Wednesdov Mayi 16. 1973
THE SUMMER GAILY
Y7 CuI IC ny, , 16r
Why ithis girl
Last year at this time Joan wasn't
smiling. She was flunking out of
, college and didn't know where to
turn. And the worst part was that
she really wanted to earn a college
.. degree and she knew that she was
s , capable.
Thomas More College gave Joan a
Second Chance. We have a special
summer program designed just for
students like Joan .. underachieving
students who have experienced serious
academic difficulty or even failure.
It's an intense program of study, test-
<- ing, and counseling conducted by a
specially-trained staff. And the goal
of the program is the student's re-
moval from probation or his or her
readmission to college.,
Joan is a product of Operation Second
S BxChance. She came through with fly
ming colors and is now earning a 3.0
grade pint average at her college.
No wonder she's smiing.
JUNE 18-JULY 27, 1973
THOMAS MORE COLLEGE
Box 85 - Fort Mitchell, Kentucky 41017
Or call: 341-5800, ext. 10
The program is adaptable to veterans,
- ---O ~ 20th - ------ -
r CentrngV Y
' r< 'p A meon fduction
no easy out
By HERSCHEL NISSENSON
Associated Press Sports Writer
NEW YORK - With all eyes
on the American League's new
designated hitter, one of the ov-
erlooked men in baseball has
been the ninth-place hitter.
Ninth place, the spot eternal-
ly reserved for the worst hitter
on the team whether it's kids
choosing up sides on the sand-
lots or the major leagues.
Ninth place, sure outsville,
the spot where the pitcher hits,
. . . or tries to . . . in the Na-
tional League and where such
unrenowned batsmen as Gene
Michael of the New York Yan-
kees and Eddie Brinkman of the
Detroit Tigers hold forth in the
"BATTING NI NTH
doesn't bother me," insists Mi-
chael, who brought a career
mark of .228 into the 1973 season.
"There's one on every team. As
soon as the designated hitter
rule was passed I knew I'd be
Michael, who hit .233 while
batting eighth last season, lean-
ed on his current .267 bat during
batting practice at Yankee Sta-
dium and spoke with a sly smile
just loud enough for some of his
teammates to overhear.
would break some of these guys'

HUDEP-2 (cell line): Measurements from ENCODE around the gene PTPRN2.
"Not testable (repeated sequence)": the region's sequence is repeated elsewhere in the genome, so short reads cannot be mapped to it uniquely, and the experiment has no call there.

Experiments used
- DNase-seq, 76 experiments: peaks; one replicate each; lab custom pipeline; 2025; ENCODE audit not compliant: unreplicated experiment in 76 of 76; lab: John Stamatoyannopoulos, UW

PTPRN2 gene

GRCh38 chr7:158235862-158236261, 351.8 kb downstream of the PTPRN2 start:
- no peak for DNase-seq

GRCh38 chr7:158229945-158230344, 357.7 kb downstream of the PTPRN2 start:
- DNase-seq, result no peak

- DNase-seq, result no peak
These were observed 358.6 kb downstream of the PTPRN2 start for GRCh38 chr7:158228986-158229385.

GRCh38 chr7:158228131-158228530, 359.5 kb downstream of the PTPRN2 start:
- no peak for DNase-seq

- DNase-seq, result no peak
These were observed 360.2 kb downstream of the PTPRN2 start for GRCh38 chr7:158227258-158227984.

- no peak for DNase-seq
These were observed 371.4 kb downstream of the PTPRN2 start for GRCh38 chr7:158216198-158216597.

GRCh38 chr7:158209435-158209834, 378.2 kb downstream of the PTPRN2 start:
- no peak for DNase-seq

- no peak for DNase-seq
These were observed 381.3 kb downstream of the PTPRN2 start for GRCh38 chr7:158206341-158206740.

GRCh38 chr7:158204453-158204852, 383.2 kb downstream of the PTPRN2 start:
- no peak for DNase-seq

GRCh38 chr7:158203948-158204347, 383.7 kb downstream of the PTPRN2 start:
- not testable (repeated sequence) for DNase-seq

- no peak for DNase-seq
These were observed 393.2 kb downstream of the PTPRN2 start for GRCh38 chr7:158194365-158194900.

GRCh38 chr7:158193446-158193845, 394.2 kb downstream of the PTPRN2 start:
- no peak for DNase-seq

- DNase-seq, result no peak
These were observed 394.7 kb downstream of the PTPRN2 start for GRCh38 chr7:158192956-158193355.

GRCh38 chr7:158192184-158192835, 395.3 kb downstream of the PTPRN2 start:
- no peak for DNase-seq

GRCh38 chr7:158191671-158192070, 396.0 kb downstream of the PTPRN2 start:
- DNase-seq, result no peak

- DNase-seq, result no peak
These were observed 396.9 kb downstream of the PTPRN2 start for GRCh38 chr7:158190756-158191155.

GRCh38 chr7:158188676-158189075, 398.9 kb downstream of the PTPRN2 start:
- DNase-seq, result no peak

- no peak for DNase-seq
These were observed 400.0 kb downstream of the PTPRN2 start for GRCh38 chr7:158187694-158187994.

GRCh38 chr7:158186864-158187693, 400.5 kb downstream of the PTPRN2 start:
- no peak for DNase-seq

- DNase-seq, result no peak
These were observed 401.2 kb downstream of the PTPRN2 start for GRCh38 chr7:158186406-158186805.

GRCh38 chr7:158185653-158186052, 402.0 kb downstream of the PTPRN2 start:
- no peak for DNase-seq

hearts. What would Johnny Cal-
lison or Graig Nettles do? And
these are guys I'm outhitting by
a hundred points or so. Hey.
John, would you like to hit
Callison replied with a look
he might use after hitting into a
triple play, or finding termites
in his favorite bat.
STILL, MICHAEL w o u 1 d
rather bat ninth in front of the
leadoff man than eighth in front
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of the pitcher.
"It's tough hitting eighth," he
said. "With the pitcher up next
you never get a chance to drive
in runs with men on base. Bat-
ting ninth, with a good hitter be-
hind me, I may get a few more
pitches to hit."
BEING THE LAST MAN in the
batting order doesn't bother
"When I was batting eighth, I
used to wonder whether the op-
posing pitchers would get cute
with me with my own pitcher up
next and instead they'd challenge
me. I used to psych myself out.
Now I know they're going to
"I've been embarrassed just
about every way you can be
embarrassed in baseball," said
the lifetime .224 hitter. "The only
thing that could embarrass me
any more would be batting ninth
if the pitcher were batting ahead
CAMBRIDGE, Mass UP)
Boston 'Celtics player Tom
"Satch"Sanders was named yes-
terday as head basketball coach
at Harvard University.
Sanders had played 13 seasons
for the Celtics of the National
Basketball Association. At Har-
vard, he succeeds Bob Harrison,
who resigned last season after
coaching the Crimson since the
Sanders, 34, was known for
his outstanding defensive play
while with the Celtics.
Sanders said his coaching ex-
perience is limited, but he feels
he'll "make the transition a lit-
tle easier than some people
If you can leaflet, hans posters
cssk type drawar s plain
COME TO THE
THURS., May 17, 8 p.m.
BACH CLUB OFFERS:
Good music, interesting
people, exotic food.
No musical'knowledge needed
for more info:
CALL Eileen, 665-7246
Executive Producer Aociate Director Produced By Conceived & Directed
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FOR FURTHER INFO. CALL 761-8255